This is not a one-time event; as we continue to explore new technologies, we collaborate with our cloud provider partners to make sure that any changes align with our people and business objectives, the primary drivers of these changes. When we change the technology, we ensure that the new tech we select aligns with the requirements of the people involved. We don't get new tools and technologies simply because they are new toys; we choose them because they solve specific business problems. When we get ourselves into new technology, we also ensure that our team is trained and enabled. Part of our process for every new technology we adopt includes making sure our talents are well-prepared and that we measure success by the adoption and effective use of these technologies.

Challenge #5: Maintaining Data Quality

Ensuring data quality during the migration was a major challenge. The just-in-time deployment brought up validation and data issues. For instance, some critical business reports showed discrepancies due to incomplete data transfers or duplicate records. We implemented automated jobs to profile and measure data quality continuously. These tools helped identify and resolve data issues in real time. Also, we established clear data governance practices and involved data stewards in the migration process. This approach ensured that data remained accurate, reliable, and fit for purpose. As a result, data quality issues were reduced by 50% within the first month after the migration.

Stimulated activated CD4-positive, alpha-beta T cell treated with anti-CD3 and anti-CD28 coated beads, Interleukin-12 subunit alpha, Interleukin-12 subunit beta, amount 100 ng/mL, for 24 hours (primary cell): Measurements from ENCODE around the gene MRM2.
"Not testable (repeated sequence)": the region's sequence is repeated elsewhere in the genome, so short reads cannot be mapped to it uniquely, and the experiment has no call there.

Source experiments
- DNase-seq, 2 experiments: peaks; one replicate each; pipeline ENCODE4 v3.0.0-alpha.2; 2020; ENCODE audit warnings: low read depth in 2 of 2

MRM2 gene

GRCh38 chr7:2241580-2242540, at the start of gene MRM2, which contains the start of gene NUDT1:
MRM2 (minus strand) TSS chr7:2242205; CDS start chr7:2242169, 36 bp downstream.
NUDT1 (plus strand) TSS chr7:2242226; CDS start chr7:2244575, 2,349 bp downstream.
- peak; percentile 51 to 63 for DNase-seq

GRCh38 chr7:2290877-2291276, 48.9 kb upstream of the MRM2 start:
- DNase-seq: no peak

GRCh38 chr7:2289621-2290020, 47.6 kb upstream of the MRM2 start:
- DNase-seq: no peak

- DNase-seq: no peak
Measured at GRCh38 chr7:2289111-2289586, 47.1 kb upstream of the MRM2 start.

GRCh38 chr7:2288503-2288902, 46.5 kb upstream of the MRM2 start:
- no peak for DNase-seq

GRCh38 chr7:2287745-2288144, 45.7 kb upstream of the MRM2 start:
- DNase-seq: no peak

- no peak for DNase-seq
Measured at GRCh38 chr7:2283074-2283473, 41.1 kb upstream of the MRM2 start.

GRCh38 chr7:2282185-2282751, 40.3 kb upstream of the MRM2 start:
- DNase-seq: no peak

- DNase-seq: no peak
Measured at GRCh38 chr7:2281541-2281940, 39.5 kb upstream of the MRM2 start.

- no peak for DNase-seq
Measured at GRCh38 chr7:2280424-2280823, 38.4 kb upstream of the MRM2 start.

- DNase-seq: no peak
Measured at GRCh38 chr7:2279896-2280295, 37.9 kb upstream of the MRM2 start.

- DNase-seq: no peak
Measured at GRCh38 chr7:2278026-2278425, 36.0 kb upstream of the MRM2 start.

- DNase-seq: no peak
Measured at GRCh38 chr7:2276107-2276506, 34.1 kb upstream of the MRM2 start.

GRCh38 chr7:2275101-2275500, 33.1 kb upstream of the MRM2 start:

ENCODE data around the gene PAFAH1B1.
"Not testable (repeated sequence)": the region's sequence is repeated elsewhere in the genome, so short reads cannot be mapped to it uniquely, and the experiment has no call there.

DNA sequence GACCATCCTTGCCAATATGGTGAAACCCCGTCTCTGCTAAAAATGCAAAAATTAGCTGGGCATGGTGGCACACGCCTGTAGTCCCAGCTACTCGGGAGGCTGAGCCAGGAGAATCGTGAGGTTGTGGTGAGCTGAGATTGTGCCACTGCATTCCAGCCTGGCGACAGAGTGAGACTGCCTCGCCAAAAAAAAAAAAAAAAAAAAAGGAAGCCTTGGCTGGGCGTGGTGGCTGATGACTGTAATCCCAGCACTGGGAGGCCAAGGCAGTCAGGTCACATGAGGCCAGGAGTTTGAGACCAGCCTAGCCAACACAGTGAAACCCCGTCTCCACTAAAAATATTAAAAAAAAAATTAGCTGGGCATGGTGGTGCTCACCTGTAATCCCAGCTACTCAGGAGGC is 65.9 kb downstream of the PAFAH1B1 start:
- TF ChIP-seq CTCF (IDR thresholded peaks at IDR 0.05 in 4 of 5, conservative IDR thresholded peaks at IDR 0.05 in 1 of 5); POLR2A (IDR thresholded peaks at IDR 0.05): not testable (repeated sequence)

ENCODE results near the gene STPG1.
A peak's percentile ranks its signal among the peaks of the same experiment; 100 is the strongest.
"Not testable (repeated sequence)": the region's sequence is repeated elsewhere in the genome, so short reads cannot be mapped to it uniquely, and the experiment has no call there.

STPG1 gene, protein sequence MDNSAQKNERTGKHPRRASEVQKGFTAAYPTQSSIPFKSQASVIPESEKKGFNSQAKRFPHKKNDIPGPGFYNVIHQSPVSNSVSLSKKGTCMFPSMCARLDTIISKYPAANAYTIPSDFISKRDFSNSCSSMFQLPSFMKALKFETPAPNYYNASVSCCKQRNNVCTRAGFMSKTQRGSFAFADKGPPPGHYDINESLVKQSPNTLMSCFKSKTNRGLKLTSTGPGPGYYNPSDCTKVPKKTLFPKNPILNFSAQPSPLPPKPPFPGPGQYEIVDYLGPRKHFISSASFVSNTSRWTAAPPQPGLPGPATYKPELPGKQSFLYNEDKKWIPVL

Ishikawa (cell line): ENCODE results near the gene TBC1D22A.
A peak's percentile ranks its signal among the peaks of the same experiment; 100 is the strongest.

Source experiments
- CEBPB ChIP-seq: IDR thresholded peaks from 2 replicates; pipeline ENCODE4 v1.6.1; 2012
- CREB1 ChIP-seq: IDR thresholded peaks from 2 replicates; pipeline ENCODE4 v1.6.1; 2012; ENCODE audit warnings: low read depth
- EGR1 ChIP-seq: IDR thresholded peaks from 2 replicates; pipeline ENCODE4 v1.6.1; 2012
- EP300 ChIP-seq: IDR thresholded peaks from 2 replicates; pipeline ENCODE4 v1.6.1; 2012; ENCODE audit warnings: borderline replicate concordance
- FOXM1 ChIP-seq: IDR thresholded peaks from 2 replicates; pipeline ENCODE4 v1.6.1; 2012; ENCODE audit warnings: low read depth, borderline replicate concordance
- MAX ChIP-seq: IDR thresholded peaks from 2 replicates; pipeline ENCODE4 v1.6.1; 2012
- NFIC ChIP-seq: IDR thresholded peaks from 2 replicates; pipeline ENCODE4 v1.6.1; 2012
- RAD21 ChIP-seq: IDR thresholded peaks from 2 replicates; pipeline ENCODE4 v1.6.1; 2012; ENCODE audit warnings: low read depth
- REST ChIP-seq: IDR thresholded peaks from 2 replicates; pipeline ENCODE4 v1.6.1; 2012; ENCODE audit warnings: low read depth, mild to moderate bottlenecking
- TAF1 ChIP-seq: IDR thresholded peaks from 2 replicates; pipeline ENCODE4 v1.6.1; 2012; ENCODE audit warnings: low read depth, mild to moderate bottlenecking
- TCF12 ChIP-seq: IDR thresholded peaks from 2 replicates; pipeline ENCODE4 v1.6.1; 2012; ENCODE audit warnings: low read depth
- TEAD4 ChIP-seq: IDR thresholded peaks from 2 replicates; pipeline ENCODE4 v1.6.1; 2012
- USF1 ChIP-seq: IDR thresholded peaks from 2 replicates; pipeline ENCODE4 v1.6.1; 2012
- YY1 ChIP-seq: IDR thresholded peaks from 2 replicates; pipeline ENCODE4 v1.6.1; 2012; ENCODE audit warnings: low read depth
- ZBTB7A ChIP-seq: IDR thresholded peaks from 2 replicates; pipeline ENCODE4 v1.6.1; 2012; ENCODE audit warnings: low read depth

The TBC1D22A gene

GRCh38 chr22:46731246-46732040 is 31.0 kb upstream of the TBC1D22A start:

Data quality is a process, not just a single metric owned by the Data Office. Data quality should be an enterprise-wide metric for which we all share responsibility. Although the method or approach to ensure data quality may change over time, the importance of quality remains the same. This is especially true now that we treat data as a product, where usability is tied to quality.

A Final Word

Migrating to the cloud is a complex journey filled with challenges. However, each challenge presents an opportunity for learning and improvement. By addressing issues such as unmonitored costs, lack of stakeholder engagement, process inefficiencies, resistance to change, and data quality, technology companies can navigate the complexities of cloud migration more effectively. Embracing these lessons will ensure a smoother migration process and unlock the full potential of cloud technology.

About the Author

Derick Ohmar Adil is the head of data strategy and operations at Globe Telecoms where he aligns data strategy with business objectives and fosters a data culture, including promoting data literacy, enabling teams, and driving adoption of data-driven practices, including FinOps. Adil oversees day-to-day data operations, managing end-to-end operations of data platforms and products, handles incident management and problem resolution, and acts as the primary point of contact for stakeholders regarding day-to-day issues.